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Does Working More Days Make State Legislatures More Effective?

Ryan Caron King
Connecticut Public Radio
The Connecticut House of Representatives being sworn in on the first day of the 2019 legislative session.

Connecticut purposely doesn't have a full-time legislature.

But state lawmakers' jobs aren't considered part-time either, according to the National Conference of State Legislatures.

They fall somewhere in between.

Many, if not most, state legislators work elsewhere to bolster the paychecks they earn at the State Capitol. The annual base pay is $28,000 and goes up to $38,689 for the House Speaker and Senate President Pro Tempore. So a second income helps.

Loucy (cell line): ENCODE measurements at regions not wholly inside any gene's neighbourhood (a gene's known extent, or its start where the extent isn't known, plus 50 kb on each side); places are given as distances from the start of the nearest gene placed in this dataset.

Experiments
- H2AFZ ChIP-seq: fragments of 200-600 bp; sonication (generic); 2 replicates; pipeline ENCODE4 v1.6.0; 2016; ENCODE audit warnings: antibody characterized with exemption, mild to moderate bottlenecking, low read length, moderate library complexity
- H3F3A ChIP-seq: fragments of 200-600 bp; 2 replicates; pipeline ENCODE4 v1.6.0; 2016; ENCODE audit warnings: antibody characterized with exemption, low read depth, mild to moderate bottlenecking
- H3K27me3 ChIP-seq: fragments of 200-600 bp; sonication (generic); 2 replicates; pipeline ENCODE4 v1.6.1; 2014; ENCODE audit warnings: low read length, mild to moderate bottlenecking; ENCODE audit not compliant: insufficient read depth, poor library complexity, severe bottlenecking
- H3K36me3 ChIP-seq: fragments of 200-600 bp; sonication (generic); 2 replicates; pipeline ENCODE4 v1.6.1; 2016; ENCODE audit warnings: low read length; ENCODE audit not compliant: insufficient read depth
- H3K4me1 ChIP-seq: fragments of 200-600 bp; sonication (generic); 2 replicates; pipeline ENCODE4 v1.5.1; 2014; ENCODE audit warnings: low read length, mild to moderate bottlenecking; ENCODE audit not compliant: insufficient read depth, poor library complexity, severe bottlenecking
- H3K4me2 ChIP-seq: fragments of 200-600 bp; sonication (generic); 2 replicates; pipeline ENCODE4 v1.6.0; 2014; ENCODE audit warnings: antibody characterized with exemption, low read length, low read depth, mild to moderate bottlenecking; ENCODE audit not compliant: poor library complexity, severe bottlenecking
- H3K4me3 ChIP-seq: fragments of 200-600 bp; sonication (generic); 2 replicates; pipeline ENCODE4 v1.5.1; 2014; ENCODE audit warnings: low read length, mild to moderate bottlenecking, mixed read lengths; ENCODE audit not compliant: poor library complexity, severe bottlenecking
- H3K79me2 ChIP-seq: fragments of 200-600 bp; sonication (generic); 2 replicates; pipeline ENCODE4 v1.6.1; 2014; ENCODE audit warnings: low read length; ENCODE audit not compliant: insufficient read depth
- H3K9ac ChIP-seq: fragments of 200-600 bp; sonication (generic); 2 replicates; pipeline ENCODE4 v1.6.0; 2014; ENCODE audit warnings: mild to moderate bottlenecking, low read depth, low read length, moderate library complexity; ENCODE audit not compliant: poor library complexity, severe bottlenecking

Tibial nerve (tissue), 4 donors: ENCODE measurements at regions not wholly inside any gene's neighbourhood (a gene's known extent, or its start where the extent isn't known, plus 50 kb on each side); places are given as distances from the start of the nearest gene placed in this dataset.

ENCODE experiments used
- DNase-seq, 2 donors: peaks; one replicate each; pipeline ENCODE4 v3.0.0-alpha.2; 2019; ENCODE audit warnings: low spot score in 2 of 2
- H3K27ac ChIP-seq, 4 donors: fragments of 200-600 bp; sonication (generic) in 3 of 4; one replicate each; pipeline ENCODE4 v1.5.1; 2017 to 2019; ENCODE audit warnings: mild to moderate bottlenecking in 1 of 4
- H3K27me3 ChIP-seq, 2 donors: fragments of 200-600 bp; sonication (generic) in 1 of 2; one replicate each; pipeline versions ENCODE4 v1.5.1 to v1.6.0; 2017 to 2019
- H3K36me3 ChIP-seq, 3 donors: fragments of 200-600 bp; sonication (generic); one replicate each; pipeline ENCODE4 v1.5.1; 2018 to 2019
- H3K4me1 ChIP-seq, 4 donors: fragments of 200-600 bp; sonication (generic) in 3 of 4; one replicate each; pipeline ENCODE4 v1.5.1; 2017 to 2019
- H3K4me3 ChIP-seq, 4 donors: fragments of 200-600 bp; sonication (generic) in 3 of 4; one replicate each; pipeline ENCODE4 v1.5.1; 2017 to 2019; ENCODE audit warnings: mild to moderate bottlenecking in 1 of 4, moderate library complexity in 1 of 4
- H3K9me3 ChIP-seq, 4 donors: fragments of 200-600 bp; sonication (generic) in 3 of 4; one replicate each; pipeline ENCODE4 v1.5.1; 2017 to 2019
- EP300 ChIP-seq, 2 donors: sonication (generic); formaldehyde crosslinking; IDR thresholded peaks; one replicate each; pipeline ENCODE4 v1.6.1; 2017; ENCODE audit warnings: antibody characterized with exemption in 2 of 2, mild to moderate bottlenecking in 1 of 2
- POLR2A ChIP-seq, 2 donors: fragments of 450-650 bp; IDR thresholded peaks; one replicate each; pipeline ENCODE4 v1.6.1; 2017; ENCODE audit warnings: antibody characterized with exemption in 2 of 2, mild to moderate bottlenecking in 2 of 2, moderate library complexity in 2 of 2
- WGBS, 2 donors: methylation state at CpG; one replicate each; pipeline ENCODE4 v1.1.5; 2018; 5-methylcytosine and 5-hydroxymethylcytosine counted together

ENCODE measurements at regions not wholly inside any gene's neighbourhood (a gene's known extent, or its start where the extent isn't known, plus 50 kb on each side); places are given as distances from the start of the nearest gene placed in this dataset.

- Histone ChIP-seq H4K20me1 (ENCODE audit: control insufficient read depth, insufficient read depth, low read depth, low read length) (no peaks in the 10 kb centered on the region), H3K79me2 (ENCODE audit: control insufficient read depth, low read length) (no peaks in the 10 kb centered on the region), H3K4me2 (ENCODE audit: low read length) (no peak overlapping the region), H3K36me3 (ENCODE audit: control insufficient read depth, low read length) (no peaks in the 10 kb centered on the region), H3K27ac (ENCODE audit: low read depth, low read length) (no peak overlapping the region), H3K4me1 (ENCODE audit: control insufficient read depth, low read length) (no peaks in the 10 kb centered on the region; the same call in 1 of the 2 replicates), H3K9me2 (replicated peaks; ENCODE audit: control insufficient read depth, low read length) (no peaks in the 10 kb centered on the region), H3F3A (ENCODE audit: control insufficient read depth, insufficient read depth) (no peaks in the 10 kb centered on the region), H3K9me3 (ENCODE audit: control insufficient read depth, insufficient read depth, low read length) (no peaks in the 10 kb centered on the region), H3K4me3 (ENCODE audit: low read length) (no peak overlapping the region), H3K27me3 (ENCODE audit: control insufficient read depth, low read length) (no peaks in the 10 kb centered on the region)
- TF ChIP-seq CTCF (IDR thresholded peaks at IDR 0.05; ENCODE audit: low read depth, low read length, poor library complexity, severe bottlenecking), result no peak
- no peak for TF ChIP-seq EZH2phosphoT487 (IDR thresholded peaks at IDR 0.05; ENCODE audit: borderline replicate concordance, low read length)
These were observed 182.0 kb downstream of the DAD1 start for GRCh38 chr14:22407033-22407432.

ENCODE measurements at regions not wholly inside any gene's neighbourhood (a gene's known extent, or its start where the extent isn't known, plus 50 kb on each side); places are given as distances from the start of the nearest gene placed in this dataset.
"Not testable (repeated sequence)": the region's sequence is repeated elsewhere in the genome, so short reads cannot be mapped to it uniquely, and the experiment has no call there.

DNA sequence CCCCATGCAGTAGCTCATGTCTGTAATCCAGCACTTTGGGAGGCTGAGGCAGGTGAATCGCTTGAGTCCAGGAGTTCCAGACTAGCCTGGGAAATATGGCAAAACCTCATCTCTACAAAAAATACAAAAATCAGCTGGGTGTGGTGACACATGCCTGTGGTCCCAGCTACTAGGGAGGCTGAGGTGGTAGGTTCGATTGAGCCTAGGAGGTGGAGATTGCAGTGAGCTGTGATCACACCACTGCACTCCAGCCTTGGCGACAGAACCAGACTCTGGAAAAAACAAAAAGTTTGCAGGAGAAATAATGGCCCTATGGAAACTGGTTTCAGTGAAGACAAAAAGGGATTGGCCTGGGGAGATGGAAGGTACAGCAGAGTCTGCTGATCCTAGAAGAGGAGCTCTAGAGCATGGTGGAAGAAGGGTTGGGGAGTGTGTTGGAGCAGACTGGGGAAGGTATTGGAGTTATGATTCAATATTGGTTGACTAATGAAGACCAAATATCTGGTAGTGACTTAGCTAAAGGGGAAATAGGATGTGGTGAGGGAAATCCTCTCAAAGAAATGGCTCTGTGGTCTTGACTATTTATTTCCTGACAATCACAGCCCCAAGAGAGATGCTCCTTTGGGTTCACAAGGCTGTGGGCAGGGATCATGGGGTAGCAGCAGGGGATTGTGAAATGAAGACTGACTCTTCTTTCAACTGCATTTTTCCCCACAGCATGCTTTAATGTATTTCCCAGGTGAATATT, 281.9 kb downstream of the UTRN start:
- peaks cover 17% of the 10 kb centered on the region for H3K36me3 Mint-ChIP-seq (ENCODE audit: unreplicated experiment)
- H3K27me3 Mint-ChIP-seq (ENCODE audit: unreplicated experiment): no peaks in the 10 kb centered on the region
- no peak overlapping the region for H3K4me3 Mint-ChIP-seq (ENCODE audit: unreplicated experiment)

But with outside employment comes real or perceived conflicts of interest, whether allowed by the state's loose ethics rules or not, when lawmakers take part in decisions that might benefit their occupations or their places of business.

Would going to a full-time system mitigate that? Would the higher pay entice more people from different backgrounds to serve in the legislature?

For states that have full-time legislatures, are there noticeable benefits?



Hartford Business.com: Hartford Dysfunction Underscores Need For Full-Time Legislature - "Our part-time state legislature has proven time and time again it's unable to grapple with the complexities of state government."

Raising Hale.com: A Full-Time Legislature Would Mean Full-Time Trouble For Connecticut - "A full-time legislature would merely allow the self-serving more opportunity for personal gain."

Join the conversation on Facebook and Twitter.

Chion Wolf and Lydia Brown contributed to this show.

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